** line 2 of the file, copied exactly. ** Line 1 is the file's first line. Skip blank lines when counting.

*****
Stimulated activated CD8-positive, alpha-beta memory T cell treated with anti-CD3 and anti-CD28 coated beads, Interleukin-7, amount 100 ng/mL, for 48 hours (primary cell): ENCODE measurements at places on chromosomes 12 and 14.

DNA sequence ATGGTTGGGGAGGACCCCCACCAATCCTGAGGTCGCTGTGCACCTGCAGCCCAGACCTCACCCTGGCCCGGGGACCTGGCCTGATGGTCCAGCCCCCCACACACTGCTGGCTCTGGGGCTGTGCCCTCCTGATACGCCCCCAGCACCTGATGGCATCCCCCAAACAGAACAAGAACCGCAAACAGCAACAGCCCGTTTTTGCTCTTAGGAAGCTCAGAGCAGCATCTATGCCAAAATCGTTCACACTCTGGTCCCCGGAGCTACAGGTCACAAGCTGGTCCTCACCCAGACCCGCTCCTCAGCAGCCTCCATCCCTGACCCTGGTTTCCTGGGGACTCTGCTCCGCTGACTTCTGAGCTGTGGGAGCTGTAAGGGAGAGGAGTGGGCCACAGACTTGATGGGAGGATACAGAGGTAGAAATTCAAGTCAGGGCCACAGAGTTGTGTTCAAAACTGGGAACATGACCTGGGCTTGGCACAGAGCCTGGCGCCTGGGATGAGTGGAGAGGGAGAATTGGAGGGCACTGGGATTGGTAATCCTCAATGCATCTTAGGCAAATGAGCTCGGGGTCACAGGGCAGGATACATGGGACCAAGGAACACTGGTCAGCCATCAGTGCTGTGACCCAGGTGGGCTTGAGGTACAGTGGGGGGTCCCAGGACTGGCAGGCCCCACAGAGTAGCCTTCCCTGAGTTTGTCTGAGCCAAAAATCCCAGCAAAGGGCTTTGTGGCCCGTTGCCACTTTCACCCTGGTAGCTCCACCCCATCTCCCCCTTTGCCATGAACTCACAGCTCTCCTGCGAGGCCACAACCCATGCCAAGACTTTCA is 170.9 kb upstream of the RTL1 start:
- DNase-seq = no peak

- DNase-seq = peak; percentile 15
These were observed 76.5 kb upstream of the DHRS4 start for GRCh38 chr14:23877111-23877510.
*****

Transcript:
DNA sequence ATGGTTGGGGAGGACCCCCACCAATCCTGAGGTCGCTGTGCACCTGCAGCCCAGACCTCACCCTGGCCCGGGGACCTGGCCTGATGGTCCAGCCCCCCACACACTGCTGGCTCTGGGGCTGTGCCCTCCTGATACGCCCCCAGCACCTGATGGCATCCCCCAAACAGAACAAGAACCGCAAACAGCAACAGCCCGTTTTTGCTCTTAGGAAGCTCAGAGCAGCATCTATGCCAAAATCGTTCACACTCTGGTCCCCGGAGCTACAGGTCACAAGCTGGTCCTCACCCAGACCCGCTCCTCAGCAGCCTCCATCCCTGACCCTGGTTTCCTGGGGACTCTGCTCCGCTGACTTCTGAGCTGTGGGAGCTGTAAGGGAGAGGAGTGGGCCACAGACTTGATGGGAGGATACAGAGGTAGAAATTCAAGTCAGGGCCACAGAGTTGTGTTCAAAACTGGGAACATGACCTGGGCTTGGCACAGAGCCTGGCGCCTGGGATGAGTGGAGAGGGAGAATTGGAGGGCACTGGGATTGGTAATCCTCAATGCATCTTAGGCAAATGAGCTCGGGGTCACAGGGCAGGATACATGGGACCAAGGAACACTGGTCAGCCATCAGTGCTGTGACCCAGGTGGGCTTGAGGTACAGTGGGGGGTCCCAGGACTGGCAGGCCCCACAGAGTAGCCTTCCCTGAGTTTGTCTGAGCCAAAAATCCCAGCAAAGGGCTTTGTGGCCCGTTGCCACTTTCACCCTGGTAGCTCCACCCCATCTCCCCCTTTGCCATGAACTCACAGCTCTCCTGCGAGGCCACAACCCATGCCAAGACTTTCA is 170.9 kb upstream of the RTL1 start: